Choose Breathable Shoes Over Waterproof Ones
My experience is that waterproof and water-resistant shoes always get wet anyway when hiking for longer periods. And because they aren’t breathable, they take much more time to dry.
For example, breathable trail runners will usually dry within 1-2 hours of walking after crossing a stream, whereas bulkier waterproof boots might stay wet for the whole day, and even the following night. And hiking with wet feet for extended periods will surely result in blisters. So always choose breathable shoes over waterproof ones.
If Your Feet Get Wet, Dry Your Shoe (If Possible) And Change To A Dry Pair Of Socks
If you’re hiking in the rain, then unfortunately, changing to a new pair of socks won’t do anything. But if you’re crossing a stream or you got caught in a quick rainstorm, then you should take off your shoes, squeeze as much liquid out of them as possible, and switch to a new pair of socks. Of course, your feet will still become wet, but much less so, and they’ll dry much quicker. To dry your other pair of socks, just tie them to the outside of your backpack and leave them hanging in the wind.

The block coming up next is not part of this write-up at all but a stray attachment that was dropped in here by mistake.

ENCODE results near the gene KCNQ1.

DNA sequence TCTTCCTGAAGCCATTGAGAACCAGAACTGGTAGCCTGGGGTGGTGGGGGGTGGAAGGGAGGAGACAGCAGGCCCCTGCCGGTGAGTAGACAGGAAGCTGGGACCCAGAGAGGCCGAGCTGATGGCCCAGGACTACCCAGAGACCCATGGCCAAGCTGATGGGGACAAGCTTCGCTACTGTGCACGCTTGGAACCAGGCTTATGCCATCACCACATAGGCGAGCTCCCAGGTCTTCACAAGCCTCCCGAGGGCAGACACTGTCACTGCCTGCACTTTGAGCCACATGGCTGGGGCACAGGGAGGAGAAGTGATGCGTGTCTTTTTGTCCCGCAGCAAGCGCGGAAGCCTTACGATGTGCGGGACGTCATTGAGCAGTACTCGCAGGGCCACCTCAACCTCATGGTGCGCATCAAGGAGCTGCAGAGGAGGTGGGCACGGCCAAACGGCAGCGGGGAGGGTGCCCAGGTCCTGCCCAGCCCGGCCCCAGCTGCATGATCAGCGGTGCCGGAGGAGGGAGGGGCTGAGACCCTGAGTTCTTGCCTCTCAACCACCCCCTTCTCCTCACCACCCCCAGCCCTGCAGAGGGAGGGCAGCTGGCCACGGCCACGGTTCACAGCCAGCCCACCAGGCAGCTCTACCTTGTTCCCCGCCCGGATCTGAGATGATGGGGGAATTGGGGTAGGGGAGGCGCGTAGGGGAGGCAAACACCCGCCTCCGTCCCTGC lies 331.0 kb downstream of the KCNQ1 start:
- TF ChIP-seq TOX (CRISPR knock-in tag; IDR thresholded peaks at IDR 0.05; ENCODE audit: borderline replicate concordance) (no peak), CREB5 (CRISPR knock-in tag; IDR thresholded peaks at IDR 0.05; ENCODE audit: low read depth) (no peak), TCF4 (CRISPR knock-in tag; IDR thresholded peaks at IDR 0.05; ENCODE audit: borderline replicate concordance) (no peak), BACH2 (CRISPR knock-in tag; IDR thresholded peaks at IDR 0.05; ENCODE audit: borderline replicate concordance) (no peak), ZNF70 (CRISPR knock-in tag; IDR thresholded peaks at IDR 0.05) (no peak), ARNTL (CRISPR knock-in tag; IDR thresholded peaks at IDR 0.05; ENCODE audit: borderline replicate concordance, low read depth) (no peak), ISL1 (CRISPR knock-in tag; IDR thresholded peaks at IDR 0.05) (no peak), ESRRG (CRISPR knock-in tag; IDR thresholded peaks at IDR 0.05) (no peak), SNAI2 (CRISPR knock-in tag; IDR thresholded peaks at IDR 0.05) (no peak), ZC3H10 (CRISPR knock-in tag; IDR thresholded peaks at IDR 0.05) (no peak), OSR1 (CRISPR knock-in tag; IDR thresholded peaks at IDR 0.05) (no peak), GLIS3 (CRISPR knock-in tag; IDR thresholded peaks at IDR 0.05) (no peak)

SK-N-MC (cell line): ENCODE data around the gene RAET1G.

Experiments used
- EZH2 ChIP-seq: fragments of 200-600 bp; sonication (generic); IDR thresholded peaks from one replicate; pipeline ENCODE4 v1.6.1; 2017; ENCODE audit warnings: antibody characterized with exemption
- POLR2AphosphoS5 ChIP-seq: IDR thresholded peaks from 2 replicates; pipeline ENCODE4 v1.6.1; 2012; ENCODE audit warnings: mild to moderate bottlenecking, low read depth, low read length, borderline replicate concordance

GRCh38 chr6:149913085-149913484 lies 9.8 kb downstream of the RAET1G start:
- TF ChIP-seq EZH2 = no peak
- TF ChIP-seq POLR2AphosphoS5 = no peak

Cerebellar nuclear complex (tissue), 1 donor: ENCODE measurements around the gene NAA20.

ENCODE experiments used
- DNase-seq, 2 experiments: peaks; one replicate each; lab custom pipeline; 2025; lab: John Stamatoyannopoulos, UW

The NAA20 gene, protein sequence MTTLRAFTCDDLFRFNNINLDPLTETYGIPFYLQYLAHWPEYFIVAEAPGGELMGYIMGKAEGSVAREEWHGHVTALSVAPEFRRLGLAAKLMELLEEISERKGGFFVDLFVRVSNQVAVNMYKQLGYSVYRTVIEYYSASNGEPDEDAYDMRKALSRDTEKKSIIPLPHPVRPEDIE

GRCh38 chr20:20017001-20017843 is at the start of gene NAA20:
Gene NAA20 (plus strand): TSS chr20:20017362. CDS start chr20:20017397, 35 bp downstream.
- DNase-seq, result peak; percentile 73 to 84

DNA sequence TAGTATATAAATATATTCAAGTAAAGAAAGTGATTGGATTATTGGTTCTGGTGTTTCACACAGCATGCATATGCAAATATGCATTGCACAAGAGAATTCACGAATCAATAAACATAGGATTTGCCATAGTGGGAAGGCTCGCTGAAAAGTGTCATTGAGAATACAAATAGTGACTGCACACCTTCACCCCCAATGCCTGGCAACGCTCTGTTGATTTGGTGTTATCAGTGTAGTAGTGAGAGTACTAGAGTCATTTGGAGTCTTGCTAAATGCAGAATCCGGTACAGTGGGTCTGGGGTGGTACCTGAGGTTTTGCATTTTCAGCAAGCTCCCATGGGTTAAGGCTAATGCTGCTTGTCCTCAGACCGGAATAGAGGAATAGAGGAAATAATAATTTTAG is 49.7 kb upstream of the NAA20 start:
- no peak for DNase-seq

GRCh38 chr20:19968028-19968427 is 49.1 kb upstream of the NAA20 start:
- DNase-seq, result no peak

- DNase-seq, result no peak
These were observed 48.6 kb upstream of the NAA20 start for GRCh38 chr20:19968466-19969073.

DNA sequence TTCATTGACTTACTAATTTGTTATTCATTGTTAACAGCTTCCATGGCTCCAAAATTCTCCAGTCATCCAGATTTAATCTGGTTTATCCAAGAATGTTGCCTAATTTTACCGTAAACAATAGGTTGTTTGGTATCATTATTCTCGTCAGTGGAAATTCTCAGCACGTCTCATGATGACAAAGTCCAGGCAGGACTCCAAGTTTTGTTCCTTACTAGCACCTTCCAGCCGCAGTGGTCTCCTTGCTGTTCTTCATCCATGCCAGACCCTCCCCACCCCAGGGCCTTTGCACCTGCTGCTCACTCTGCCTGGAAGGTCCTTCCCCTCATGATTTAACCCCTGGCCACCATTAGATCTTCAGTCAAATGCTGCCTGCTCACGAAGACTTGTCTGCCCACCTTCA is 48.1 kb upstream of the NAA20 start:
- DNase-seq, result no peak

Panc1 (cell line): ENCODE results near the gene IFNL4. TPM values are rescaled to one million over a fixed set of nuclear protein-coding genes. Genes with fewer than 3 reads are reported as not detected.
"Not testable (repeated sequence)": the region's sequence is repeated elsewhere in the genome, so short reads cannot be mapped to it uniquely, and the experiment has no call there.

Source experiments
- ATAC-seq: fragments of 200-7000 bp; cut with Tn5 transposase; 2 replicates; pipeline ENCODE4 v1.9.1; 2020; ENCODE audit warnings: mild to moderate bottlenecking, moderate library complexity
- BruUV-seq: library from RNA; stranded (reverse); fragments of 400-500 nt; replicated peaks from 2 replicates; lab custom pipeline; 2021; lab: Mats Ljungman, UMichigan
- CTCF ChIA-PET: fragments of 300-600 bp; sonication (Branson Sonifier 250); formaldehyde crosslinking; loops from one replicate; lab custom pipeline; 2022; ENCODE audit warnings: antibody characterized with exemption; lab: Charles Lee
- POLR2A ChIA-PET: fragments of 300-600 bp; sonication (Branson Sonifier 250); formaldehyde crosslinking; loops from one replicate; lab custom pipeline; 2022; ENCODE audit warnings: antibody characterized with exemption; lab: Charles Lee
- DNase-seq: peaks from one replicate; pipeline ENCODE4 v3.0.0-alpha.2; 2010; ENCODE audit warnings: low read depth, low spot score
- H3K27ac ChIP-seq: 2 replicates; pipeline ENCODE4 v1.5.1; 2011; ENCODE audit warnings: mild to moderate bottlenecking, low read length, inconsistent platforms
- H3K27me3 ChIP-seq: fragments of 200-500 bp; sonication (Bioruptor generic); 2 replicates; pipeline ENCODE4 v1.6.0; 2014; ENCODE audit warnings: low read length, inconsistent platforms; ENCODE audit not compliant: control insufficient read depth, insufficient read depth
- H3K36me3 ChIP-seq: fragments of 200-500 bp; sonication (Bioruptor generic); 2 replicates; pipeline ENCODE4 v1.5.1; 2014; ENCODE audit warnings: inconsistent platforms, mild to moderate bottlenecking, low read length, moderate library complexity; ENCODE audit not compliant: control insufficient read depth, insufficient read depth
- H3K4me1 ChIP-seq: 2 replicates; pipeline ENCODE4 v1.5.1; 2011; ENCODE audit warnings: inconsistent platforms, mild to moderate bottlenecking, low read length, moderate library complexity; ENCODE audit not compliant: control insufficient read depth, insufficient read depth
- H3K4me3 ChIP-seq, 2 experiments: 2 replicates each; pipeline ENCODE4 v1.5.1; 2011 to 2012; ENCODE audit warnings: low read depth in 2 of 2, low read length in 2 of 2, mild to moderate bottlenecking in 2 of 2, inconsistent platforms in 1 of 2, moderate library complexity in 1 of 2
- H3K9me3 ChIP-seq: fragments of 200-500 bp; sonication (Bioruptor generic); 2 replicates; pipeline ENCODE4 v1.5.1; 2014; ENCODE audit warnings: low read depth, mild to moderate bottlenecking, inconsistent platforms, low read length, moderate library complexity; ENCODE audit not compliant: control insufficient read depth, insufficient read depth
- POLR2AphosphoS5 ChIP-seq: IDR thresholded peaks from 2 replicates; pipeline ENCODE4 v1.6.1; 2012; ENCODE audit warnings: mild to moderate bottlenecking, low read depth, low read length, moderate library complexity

Wash Your Merino Wool Socks Every 2 Days
Keeping your merino wool socks clean greatly reduces the chances of any blisters forming. That’s because when they become dirty from sweat buildup, they get much stiffer and lose elasticity, which means that they’ll start rubbing against your feet.
Dirty socks also have much more bacteria in them, in the presence of which, blister formation is increased. So try to wash your socks every 2 days with eco-friendly soap in any river, lake, or bathroom that you’re passing by.
Stop As Soon As You Feel A Blister Forming, While It’s Not Too Late